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From Miles Elam <>
Subject Re: [RT] A Groovy Kind of Sitemap
Date Thu, 29 Jul 2004 01:19:58 GMT
Stefano Mazzocchi wrote:

> if we had a unified sitemap+flowscript -> sitescript that used 
> components *and* continuations as "native objects" of the language, 
> would the need for separation be that high and the notion of merging 
> the two so sinful?
> I don't know.
> But I would *love* to have such a "sitescript" and play with it so see 
> how it feels... because, if you think about it, there is no way to 
> reuse a sitemap without touching flowscript, they are 
> interconnected... are we experiencing "overseparation of concerns" 
> forced by the non-scriptable syntax of the sitemap?

Isn't this what httpd.conf is?  If scripting is allowed, how far behind 
is something like mod_rewrite, setting global variables in one section 
to be read in another, etc.?  I'm not talking about code in Cocoon core 
in SVN.  I mean once it hits the real world and people start actually 
using it.

Basically, if someone on a Cocoon team doesn't get XML, they're 
basically useless.  On the bright side, getting someone up to speed and 
giving them documentation on XML is trivial.  The hardest part about the 
sitemap is just getting folks around the concepts of URI 
matcher->generator->transformer->serializer->back to client and URI 
matcher->flow function->processing->back to sitemap pipeline.  This 
"hardest part" is not going to become substantially easier with any 
alternate syntax.

Explaining the XML syntax to someone has proven for me to be relatively 
trivial.  If the person doesn't get XML, they're not touching Cocoon in 
the first place.  Note: someone may not know XSLT but still grasp XML.  
Many of those same people I've been teaching Cocoon do not know how to 
program in Java (although they're learning).  They do have a background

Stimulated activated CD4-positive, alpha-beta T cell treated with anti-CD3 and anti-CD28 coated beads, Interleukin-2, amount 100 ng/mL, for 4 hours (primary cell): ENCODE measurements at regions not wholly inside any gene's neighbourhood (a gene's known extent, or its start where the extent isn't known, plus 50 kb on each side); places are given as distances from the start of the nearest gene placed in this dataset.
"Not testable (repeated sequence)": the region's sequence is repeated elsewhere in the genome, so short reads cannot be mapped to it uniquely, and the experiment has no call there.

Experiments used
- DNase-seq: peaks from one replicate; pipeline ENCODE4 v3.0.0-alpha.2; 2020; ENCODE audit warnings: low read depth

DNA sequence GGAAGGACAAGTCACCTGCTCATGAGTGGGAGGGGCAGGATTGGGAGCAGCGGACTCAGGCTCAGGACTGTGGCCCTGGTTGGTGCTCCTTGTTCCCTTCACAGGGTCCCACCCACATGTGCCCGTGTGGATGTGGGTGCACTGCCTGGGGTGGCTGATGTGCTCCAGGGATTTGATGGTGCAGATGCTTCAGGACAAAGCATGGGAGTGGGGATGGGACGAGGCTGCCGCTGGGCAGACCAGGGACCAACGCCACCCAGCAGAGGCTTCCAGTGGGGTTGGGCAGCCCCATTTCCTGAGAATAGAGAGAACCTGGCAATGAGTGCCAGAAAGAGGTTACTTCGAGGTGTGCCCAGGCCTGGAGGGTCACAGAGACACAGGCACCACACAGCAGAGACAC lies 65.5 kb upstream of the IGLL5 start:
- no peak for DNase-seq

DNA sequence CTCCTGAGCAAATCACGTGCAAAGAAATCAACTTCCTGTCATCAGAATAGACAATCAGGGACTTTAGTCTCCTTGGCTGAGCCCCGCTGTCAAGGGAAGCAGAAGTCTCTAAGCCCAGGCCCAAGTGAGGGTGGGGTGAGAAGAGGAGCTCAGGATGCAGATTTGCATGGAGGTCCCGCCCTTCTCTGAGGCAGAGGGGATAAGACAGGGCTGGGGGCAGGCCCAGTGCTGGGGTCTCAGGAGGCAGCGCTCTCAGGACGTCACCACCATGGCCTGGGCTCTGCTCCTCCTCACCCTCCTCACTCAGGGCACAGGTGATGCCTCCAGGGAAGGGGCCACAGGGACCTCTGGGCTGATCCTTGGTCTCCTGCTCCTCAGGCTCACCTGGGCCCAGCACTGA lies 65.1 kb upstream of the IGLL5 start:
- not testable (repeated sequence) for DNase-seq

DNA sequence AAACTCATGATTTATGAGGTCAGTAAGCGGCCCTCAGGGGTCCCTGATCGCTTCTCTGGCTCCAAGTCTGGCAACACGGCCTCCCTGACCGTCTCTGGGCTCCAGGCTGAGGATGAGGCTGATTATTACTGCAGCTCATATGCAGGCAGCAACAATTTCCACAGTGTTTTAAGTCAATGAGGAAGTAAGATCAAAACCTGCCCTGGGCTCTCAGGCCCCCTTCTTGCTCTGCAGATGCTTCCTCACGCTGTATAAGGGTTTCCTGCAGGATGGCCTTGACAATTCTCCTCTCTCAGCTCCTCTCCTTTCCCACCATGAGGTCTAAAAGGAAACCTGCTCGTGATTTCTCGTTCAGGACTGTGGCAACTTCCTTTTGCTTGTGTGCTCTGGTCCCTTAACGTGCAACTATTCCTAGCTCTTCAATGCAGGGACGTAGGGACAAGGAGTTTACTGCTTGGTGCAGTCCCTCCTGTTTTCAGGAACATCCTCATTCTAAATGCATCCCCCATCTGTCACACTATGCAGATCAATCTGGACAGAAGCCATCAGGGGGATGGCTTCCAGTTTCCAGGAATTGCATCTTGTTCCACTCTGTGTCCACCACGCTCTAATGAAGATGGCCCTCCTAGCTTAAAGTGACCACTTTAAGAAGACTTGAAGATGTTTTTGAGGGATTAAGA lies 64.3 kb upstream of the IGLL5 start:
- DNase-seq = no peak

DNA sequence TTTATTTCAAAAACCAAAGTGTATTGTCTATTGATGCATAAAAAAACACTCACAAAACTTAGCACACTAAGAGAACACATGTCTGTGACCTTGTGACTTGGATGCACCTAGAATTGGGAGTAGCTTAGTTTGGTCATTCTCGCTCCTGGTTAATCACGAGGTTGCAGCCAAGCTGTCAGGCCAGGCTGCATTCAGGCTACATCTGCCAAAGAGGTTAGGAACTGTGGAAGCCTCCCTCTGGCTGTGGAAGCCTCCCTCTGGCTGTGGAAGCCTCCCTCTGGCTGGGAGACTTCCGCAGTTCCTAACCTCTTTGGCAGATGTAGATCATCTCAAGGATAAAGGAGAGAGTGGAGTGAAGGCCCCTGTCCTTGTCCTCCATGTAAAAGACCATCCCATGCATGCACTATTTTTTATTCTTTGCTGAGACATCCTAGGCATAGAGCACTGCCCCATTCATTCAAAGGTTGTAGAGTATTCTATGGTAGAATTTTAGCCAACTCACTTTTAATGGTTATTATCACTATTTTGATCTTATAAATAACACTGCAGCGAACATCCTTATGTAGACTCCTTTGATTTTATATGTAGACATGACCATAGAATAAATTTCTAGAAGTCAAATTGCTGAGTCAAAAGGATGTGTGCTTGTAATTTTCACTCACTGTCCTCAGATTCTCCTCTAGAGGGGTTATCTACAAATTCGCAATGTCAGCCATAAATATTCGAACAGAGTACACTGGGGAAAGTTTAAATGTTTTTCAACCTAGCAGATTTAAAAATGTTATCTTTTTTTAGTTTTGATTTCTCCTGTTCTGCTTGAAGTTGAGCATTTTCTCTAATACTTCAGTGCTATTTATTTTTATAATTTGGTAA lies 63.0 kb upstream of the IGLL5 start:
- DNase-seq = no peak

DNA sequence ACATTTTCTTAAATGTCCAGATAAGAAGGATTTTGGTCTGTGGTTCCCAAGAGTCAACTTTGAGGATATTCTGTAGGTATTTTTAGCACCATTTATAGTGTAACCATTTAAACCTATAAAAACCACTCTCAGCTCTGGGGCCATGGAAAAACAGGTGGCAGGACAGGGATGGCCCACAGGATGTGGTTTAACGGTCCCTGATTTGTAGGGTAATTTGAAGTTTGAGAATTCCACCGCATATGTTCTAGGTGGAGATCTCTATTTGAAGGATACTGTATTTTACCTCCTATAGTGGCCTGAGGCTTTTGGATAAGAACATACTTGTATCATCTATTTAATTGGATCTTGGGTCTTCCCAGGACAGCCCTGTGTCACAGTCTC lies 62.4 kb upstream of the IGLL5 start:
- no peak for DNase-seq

in JavaScript though as it's hard to avoid learning it in web page 

I like to think of the sitemap as an engine for "this is where the 
request goes in and here's where it comes out."  Once you hit a Flow 
function, you've hit the first black box.  (Just like components in Flow 
should remain a black box.)  All you know is that it enters a logic 
segment and will "come out" in some pipeline you've specified.  The fact 
that you are not intimately tied to what this logic does is IMHO a good 
thing.  I do acknowledge that it would be nice to have easy access to 
the complete picture and easily enforce all of the possible outputs, but 
once you hit real logic (in any full programming language), your ability 
to lock things down diminishes.  Currently, since the sitemap determines 
all outputs available to the sendPage* calls, I think this may be about 
as good as it's going to get.  (Open to be proven wrong!)

I'm rambling now, I know.  But before I finish, I just want to remind 
that XML is a given.  It permeates everything in Cocoon.  XML 
(well...structured content) is the pipeline.  If the back-end 
implementation for caching, generators, transformers, serializers, etc. 
were ported to .Net and C#, XML would still be a given.  If it were 
ported to C as an Apache module, XML would still be a given.  One of the 
things I have always admired about Cocoon was this fact.  Of course 
porting to something besides Java would be a major PITA -- especially 
for those of us with a few custom Java components, but I'd rather see 
the underlying model -- the public interface, the steering wheel, 
whatever you want to call it -- remain as XML.  Let Flowscript be 
implemented in Java, JavaScript, Python, Groovy, Scheme, and whatever 
else a development team is used to (eventually...not necessarily right 
now), but leave the front door as XML.

Not because it is the most concise syntax in number of characters 
typed.  Not because it can cover all future possibilities.  Because it 
works.  Because it's familiar.  Because someone with the least skills 
necessary to use Cocoon, needs only know XML.  Cocoon == XML.  If it's 
not equal to XML, then why aren't we all jumping ship to Apache 2.0 filters?

My $0.02 for what they're worth.  I could be wrong.  I've been wrong 
before on many occasions...

- Miles Elam

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